That’s how human flourishing works. Hope wins the day when we understand our shame is our glory. Or, as Paul would say, our weakness is our strength. The very thing that doesn’t let you fit in empowers you to stand out. The very thing that makes you different makes you make a difference. Case in point: people who suffer oppression are the very ones who start the most effective movements against it. Take Rosa Parks. She was relegated to the back of the bus and MLK was jailed for his message as a youth and yet it was their oppression that helped them put anti-oppression bills into motion and initiate civil rights movements. That’s why recovering alcoholics start AA meetings. We help others most potently where we have suffered most poignantly. Our hurts become our powers. For me, I was so depressed that when God began healing and training me in the art of hope, it became a message I was willing to die for. Hope has become my greatest strength, because I can now relate to and walk with people through their own depression, seeing as how I went through it myself.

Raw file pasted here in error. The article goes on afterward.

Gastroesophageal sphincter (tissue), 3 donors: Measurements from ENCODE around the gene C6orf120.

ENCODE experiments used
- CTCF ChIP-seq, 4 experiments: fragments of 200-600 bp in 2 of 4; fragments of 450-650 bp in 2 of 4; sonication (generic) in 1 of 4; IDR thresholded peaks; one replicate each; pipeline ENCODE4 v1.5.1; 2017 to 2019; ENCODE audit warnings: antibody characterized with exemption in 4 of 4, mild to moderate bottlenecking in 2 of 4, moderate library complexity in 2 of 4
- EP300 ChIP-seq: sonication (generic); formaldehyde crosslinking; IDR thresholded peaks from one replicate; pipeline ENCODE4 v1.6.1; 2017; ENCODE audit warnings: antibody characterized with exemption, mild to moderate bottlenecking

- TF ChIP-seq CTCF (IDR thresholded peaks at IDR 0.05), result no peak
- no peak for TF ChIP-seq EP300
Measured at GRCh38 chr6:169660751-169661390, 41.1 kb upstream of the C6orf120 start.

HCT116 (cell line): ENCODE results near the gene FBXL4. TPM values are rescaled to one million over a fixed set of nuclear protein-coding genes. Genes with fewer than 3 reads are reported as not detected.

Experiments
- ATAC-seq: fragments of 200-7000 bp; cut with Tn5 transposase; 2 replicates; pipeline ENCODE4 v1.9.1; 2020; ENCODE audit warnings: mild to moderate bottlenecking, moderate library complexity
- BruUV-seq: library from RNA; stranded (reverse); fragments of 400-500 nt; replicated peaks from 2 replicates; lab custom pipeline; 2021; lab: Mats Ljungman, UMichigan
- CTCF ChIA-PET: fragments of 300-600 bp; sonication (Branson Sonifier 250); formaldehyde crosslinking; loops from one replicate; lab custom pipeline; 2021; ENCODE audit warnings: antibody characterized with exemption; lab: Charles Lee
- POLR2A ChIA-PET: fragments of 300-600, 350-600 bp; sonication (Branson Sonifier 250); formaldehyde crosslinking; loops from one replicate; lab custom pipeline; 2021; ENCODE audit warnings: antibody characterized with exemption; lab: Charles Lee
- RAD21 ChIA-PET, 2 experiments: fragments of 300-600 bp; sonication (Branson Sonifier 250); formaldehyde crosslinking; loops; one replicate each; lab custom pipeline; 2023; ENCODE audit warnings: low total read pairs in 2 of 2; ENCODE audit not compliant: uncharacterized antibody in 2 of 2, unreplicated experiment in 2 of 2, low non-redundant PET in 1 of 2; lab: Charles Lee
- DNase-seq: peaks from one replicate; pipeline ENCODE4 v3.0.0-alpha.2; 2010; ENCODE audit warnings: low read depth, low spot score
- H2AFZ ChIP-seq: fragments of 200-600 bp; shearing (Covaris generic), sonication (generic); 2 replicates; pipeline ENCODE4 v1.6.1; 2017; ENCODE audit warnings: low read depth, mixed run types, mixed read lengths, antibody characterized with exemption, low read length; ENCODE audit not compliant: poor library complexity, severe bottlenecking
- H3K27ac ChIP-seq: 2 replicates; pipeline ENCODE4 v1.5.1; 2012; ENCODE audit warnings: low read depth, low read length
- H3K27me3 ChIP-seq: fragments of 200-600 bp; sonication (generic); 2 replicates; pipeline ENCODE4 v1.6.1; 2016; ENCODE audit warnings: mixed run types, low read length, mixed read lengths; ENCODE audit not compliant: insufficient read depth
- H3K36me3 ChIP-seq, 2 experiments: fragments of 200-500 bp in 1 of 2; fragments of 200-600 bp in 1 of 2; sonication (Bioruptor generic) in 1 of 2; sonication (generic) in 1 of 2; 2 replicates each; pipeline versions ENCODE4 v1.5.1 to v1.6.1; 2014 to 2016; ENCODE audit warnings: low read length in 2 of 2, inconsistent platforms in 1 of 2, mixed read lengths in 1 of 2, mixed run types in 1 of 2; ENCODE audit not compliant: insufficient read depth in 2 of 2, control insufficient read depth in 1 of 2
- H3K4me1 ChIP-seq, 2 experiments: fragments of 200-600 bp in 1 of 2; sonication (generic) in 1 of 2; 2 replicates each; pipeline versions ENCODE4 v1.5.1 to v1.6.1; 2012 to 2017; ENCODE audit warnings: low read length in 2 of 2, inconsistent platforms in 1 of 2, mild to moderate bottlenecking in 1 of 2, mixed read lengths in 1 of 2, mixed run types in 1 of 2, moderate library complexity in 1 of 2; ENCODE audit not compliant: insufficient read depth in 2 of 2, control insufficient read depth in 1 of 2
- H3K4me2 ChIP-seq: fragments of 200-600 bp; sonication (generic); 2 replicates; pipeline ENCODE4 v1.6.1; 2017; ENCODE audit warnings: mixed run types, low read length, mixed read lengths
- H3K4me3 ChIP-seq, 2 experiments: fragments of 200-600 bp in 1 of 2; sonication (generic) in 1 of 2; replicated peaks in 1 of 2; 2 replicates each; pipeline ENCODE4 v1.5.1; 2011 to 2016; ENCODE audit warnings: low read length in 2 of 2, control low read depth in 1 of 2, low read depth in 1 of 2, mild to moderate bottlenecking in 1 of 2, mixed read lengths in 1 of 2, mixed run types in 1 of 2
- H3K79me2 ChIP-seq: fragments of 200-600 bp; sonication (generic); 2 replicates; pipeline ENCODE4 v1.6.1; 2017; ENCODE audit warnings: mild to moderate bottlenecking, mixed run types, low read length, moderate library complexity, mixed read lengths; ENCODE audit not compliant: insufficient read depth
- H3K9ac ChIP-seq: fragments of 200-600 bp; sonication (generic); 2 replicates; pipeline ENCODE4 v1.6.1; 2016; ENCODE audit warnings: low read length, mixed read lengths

In other words…
My scars became my stars.
People are impressed with you because of your strengths, but they connect with you because of your weaknesses.
Hope Generation, the organization I founded, is an anti-suicide movement. And it’s a dream birthed from nightmares. I started it because I’ve tasted death, and I never want anyone else to have to. Medical scientists try to cure cancer and social activists try to cure AIDS but I’m an extreme optimist trying to cure the disease of suicide. Sure enough, people ARE finding hope all around the world through this body of work. My dream to make a difference has come true. You see, when I was 17, God gave me a vision that I’d be on a TV show that aired nationally to impact people. A few weeks ago, we filmed pickup scenes for our ONE HUNDREDTH national TV episode (!!!!!!!) now airing on 11 different television networks. It’s a miracle. Dreams. Do. Happen. Don’t. Give. Up.